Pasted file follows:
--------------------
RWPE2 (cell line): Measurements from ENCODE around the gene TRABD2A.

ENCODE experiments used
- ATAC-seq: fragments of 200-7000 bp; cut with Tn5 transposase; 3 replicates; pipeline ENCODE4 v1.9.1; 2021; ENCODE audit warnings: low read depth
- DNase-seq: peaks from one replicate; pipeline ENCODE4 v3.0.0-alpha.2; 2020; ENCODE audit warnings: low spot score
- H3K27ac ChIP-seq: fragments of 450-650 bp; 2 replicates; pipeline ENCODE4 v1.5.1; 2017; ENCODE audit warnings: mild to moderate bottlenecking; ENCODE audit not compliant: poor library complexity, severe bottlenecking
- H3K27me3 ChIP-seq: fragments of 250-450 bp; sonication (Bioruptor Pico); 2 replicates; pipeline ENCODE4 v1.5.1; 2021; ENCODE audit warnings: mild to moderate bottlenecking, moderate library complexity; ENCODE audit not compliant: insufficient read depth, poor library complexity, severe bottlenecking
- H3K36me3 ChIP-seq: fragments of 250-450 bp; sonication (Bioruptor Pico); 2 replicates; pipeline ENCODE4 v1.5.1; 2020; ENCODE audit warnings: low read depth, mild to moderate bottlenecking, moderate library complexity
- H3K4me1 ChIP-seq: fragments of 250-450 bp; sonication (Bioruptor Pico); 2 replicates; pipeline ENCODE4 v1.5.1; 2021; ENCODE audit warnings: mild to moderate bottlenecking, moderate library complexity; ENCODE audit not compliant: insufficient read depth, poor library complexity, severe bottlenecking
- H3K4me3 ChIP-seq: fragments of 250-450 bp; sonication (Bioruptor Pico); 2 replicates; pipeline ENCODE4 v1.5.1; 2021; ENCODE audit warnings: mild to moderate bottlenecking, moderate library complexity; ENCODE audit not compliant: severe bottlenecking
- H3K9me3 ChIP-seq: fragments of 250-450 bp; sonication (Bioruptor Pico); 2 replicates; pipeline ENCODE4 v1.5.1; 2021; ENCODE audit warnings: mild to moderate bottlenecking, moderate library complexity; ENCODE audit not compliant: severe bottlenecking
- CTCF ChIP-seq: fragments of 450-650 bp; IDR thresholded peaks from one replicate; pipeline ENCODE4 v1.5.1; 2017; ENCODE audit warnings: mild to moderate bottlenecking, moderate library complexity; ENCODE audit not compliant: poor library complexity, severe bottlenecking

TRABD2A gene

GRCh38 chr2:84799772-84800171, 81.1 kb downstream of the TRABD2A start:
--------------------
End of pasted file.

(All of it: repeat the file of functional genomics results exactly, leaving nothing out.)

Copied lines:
RWPE2 (cell line): Measurements from ENCODE around the gene TRABD2A.

ENCODE experiments used
- ATAC-seq: fragments of 200-7000 bp; cut with Tn5 transposase; 3 replicates; pipeline ENCODE4 v1.9.1; 2021; ENCODE audit warnings: low read depth
- DNase-seq: peaks from one replicate; pipeline ENCODE4 v3.0.0-alpha.2; 2020; ENCODE audit warnings: low spot score
- H3K27ac ChIP-seq: fragments of 450-650 bp; 2 replicates; pipeline ENCODE4 v1.5.1; 2017; ENCODE audit warnings: mild to moderate bottlenecking; ENCODE audit not compliant: poor library complexity, severe bottlenecking
- H3K27me3 ChIP-seq: fragments of 250-450 bp; sonication (Bioruptor Pico); 2 replicates; pipeline ENCODE4 v1.5.1; 2021; ENCODE audit warnings: mild to moderate bottlenecking, moderate library complexity; ENCODE audit not compliant: insufficient read depth, poor library complexity, severe bottlenecking
- H3K36me3 ChIP-seq: fragments of 250-450 bp; sonication (Bioruptor Pico); 2 replicates; pipeline ENCODE4 v1.5.1; 2020; ENCODE audit warnings: low read depth, mild to moderate bottlenecking, moderate library complexity
- H3K4me1 ChIP-seq: fragments of 250-450 bp; sonication (Bioruptor Pico); 2 replicates; pipeline ENCODE4 v1.5.1; 2021; ENCODE audit warnings: mild to moderate bottlenecking, moderate library complexity; ENCODE audit not compliant: insufficient read depth, poor library complexity, severe bottlenecking
- H3K4me3 ChIP-seq: fragments of 250-450 bp; sonication (Bioruptor Pico); 2 replicates; pipeline ENCODE4 v1.5.1; 2021; ENCODE audit warnings: mild to moderate bottlenecking, moderate library complexity; ENCODE audit not compliant: severe bottlenecking
- H3K9me3 ChIP-seq: fragments of 250-450 bp; sonication (Bioruptor Pico); 2 replicates; pipeline ENCODE4 v1.5.1; 2021; ENCODE audit warnings: mild to moderate bottlenecking, moderate library complexity; ENCODE audit not compliant: severe bottlenecking
- CTCF ChIP-seq: fragments of 450-650 bp; IDR thresholded peaks from one replicate; pipeline ENCODE4 v1.5.1; 2017; ENCODE audit warnings: mild to moderate bottlenecking, moderate library complexity; ENCODE audit not compliant: poor library complexity, severe bottlenecking

TRABD2A gene

GRCh38 chr2:84799772-84800171, 81.1 kb downstream of the TRABD2A start: